Forty per cent of advisers have reviewed their charging structure in the past six months, according to research by Platforum.
The reason is not hard to find: regulation, and Mifid II in particular.
But what is interesting is that, so far at least, advisers do not seem to be making changes to how they charge.
A fascinating insight into adviser charging is available in the FCA’s Data Bulletin 13, published in June this year following a previous review around the same time in 2017.
Every owner or manager of an advice business should take a look at this free data. It is the easiest way to find out what has been happening in the market and to benchmark charging practices. That said, there is a bit of a lag. The data shows what was happening with charging last year, pre-Mifid ll.
The predominant approaches relate charges to assets under advice, either directly or indirectly, especially for ongoing advice and service. The larger the firm, the more likely it is its charges are based on a percentage of assets under advice.
The first development to note is that between 2016 and 2017, advisers’ total revenue from adviser charging shot up by an impressive 27 per cent. The bigger increase came from ongoing rather than initial charges.
The structure of making initial charges at the start of a relationship or for one-off work or when new money comes into a portfolio is widespread, with levels ranging on average between 1 and 3 per cent. Ongoing charges for continuing advice range on average between 0.5 and 1 per cent.
The challenges of Mifid ll lie in the requirements to make the charges more explicit and salient, with advisers having to provide estimates of future annual charges and then account for actual charges once they have been taken. There is also generally much more of a burden on advisers to demonstrate value and to provide the promised services.
So how should advisers be reassessing their charging processes in the light of these developments?
First of all, there is the question of whether the percentage charge of assets under mangement is a satisfactory basis for determining how much clients should pay. Of course, a few advisers do not charge on this basis.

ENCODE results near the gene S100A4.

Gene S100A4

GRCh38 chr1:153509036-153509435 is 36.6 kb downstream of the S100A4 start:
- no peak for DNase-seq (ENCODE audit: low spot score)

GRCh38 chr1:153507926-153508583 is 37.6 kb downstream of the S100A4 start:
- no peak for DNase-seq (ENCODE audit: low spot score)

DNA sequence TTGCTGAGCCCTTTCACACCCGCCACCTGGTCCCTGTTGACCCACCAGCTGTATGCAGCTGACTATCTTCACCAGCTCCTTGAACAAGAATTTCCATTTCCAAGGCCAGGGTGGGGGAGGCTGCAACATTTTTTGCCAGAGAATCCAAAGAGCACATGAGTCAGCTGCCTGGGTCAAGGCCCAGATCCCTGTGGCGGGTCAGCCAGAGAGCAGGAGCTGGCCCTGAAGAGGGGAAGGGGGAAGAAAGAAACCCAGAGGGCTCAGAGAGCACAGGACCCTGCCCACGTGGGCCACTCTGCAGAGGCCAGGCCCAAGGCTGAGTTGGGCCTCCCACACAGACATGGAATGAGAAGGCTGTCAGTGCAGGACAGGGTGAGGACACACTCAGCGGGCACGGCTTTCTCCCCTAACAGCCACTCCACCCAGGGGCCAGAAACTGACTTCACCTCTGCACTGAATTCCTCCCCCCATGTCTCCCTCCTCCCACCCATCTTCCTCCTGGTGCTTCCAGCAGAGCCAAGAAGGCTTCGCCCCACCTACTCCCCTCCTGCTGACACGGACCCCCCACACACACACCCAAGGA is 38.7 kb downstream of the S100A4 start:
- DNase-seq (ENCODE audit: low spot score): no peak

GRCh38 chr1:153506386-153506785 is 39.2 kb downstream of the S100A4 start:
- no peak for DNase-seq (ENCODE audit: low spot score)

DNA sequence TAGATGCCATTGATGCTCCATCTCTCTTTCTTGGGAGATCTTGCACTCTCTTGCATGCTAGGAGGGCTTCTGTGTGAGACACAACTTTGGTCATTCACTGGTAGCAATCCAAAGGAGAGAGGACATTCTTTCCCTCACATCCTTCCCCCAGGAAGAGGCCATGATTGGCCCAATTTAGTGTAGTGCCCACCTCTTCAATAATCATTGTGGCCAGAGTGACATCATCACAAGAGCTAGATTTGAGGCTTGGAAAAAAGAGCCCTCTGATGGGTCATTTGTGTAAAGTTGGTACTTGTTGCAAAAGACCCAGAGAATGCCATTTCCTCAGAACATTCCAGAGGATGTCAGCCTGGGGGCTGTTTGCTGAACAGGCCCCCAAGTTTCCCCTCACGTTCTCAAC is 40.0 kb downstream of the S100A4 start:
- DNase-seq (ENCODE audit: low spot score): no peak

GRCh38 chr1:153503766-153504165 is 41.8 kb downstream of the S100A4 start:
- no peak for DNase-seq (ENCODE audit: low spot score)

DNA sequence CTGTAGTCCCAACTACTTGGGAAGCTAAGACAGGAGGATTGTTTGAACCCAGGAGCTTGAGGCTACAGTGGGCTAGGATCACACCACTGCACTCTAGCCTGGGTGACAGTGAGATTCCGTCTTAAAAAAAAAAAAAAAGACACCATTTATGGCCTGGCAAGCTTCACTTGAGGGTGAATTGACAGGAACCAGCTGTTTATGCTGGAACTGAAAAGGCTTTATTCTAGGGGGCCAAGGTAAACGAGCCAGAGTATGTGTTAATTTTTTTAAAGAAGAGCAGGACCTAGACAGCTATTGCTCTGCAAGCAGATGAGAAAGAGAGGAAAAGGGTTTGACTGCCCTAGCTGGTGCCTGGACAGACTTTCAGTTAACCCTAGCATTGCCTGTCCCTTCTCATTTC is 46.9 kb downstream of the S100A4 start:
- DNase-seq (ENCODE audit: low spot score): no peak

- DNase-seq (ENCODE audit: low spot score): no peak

The concerns about AUM based charging are real and can present problems for both advisers and clients. The main ones are as follows:
- The charges do not always relate to the amount of work done. The affairs of a client with a large portfolio might be simpler and easier to deal with than those of a much less wealthy client, so the rich client may be overcharged and the poorer client may pay too little. In one firm, a recent comparison between time actually spent on clients and AUM charges paid revealed larger clients were being charged about the right amounts but small clients – where fees were under £1,000 a year – were being substantially undercharged for the levels of work done.
- From year to year, the amount of work for a client can vary considerably but the fees stay pretty much constant, just going up or down with the value for the portfolio.
- From a firm’s point of view, there can also be a mismatch between its costs and the investment market values on which it bases its charges. Its regulatory or other costs could leap just as its income falls in a bear market.
The arguments for AUM based charging are as follows:
- It is simple
- Clients accept it (most of them certainly do not seem to like time-cost based charging)
- It generally reflects the value of the work done and the extra responsibility of looking after a larger portfolio.
The reality is that this will be the basis for most charging structures, especially among larger firms, but there are a range of different methods to supplement that, especially for initial and one-off charges.
So, here are the areas where advisers should look to review their charges:
- Should there normally be a minimum charging level for clients?
- How well are you monitoring levels of work in relation to charges made?
- What are the levels of AUM at which you tier percentage charges? How often do you revise them and what basis?
- Should you charge extra for certain fixed services such as tax planning or cash flow modelling, or is it part of the core proposition? If so, should you cut the percentage charges?
- If you outsource investment management, should you adjust fees accordingly?
- How should you treat new money coming into a portfolio? Is it an opportunity to charge more or should it be treated like any other increase in a portfolio’s value?
Money Marketing will be holding a panel session with leading financial planners on how to decide on the right fee structure at the Money Marketing Interactive conference next month. To secure one of the last available places, register now.
Danby Bloch is chairman of national advice firm Helm Godfrey and consultant at Platforum